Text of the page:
Phosphine is one of the newest materials to be named a superconductor, a material through which electricity can flow with zero resistance.
In 2015, scientists reported that they had liquefied the chemical and squeezed it under high pressure in a diamond vise to achieve superconductivity.
Now, a different group of researchers is providing insight into what may have happened to the phosphine as it underwent this intense compression.
University at Buffalo chemists say that according to their calculations, phosphine's superconductivity under pressure likely arose due to the compound decomposing into other chemical products that contain phosphorus and hydrogen.
"So it's probably a mix of these decomposition products—and not phosphine itself—that results in the superconductivity observed in experiments," says Eva Zurek, PhD, an associate professor of chemistry in the UB College of Arts and Sciences.
The findings could assist scientists in their quest to find or create new commercially feasible superconductors, which are sought after because the materials transmit energy with ultra-high efficiency, losing no energy and giving off no heat, she says.
"In experiments where high pressures are involved, it's difficult for scientists to characterize what materials they've created," Zurek says. "But understanding what's actually there is important because it gives us an idea of how we might go about making new superconducting compounds."
The new study was published on Jan. 16 in the Journal of the American Chemical Society as a Just Accepted Manuscript and will appear in a future print edition of the journal.
Breaking things down (literally)
At room temperature, phosphine is composed of one atom of phosphorus (P) and three of hydrogen (H).
But the UB researchers calculated that under pressure, PH3 becomes unstable and likely breaks down into structures that include PH2, PH and PH5, which are more stable.
Zurek's team used XtalOpt, an open-source computer program that one of her former students created, to understand which combinations of phosphorus and hydrogen were stable at pressures of up to 200 gigapascals—nearly 2 million times the pressure of our atmosphere here on Earth, and similar to the pressure at which phosphine was squeezed in the diamond vise in the superconductor experiment.
The search for superconductors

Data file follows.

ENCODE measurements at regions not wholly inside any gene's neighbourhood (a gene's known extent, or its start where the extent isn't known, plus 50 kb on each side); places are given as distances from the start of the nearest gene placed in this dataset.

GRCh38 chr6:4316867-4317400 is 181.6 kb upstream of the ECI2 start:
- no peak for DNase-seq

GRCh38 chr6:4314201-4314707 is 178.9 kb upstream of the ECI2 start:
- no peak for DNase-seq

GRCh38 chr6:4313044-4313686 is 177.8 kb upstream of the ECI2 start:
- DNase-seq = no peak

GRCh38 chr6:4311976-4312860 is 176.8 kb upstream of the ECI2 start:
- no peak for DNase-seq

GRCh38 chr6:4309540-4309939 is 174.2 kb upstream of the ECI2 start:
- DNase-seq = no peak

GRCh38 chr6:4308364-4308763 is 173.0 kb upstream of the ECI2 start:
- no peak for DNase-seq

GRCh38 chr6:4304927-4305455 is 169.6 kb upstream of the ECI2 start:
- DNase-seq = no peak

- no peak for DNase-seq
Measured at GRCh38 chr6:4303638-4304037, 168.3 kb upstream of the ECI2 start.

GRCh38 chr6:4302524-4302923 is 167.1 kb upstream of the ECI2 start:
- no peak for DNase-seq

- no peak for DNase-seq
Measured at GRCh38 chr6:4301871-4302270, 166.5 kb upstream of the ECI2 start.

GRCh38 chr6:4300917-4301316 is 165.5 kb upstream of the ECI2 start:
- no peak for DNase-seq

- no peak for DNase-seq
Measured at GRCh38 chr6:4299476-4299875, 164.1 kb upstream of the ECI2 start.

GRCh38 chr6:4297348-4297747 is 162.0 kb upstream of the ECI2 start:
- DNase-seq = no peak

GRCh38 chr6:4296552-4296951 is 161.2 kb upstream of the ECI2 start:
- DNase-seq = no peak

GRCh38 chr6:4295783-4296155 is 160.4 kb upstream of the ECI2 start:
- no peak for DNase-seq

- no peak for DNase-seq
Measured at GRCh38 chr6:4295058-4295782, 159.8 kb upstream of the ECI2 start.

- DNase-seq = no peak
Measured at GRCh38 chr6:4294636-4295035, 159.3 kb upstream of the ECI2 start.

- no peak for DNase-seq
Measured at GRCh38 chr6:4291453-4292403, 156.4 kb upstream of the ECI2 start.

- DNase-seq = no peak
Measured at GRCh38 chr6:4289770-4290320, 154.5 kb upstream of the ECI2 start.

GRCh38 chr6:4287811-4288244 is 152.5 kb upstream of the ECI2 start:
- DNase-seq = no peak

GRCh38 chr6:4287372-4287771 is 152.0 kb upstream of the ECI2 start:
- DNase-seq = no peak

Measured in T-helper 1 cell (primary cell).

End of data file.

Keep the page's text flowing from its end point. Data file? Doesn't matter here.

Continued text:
One reason researchers are so keen on finding new superconductors is that the only known superconductors are superconducting only at extremely low temperatures (well below freezing), which complicates practical applications and makes their maintenance extremely difficult.
Interest in the field has intensified over the past year, since a team led by scientist Mikhail Eremets smashed previous temperature records by finding that a hydrogen and sulfur compound squeezed under 150 gigapascals of pressure was a superconductor at 203 degrees Kelvin, about -94 degrees Fahrenheit. That may seem cold, but it's a lot warmer than past thresholds.
Eremets and his colleagues were also the group that conducted the experiment on phosphine, with superconductivity observed at temperatures higher than 100 Kelvin (roughly -280 degrees Fahrenheit).
"Finding materials that are superconducting at high temperatures would revolutionize our electric power infrastructure, because virtually no energy would be wasted during transmission and distribution through superconducting wires," Zurek said. "In addition, superconducting magnets could be employed for high-speed levitating trains (maglev) that move more smoothly and efficiently than wheeled trains. These technologies exist nowadays, but the superconductors must be cooled to very low temperatures for them to work."
Explore further: Unraveling the crystal structure of a record high-temperature superconductor
Andrew Shamp et al. Decomposition Products of Phosphine Under Pressure: PH2 Stable and Superconducting?, Journal of the American Chemical Society (2016). DOI: 10.1021/jacs.5b10180